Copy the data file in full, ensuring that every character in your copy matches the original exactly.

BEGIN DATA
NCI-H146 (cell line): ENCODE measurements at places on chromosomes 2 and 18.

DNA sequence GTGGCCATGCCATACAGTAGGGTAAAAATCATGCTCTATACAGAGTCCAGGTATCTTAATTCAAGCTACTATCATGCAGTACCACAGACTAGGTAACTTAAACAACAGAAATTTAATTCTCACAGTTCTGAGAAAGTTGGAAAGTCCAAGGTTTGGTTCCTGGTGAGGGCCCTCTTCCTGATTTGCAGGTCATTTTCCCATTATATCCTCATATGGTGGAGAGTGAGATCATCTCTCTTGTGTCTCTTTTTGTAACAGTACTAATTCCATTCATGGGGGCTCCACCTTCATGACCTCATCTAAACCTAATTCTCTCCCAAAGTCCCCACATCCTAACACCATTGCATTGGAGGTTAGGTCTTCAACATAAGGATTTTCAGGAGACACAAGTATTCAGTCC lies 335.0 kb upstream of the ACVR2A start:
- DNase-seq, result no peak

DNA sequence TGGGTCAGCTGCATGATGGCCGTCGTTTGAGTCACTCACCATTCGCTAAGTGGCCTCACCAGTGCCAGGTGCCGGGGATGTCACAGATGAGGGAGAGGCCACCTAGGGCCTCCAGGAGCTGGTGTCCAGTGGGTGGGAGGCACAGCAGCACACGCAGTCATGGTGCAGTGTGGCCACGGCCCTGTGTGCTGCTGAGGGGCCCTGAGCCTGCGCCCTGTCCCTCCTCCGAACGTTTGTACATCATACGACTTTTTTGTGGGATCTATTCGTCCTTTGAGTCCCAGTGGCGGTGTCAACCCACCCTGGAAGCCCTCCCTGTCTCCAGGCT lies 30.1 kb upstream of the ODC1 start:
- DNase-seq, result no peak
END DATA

NCI-H146 (cell line): ENCODE measurements at places on chromosomes 2 and 18.

DNA sequence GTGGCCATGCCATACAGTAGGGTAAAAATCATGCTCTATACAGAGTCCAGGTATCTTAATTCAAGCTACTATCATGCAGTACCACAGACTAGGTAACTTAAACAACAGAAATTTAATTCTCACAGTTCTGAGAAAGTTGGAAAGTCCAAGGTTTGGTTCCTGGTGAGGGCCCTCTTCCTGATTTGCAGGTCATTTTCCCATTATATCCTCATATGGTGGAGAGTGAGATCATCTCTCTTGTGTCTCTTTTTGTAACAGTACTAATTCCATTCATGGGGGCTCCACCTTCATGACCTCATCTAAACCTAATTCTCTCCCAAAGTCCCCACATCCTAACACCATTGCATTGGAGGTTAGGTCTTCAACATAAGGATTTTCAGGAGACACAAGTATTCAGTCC lies 335.0 kb upstream of the ACVR2A start:
- DNase-seq, result no peak

DNA sequence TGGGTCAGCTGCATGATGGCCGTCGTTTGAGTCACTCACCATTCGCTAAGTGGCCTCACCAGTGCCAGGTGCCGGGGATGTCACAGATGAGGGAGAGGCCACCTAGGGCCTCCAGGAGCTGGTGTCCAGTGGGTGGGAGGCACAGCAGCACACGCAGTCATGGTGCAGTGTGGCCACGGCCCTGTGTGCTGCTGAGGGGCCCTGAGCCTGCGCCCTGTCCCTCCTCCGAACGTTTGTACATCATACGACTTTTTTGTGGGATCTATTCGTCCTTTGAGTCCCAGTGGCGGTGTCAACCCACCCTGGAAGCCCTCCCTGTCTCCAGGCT lies 30.1 kb upstream of the ODC1 start:
- DNase-seq, result no peak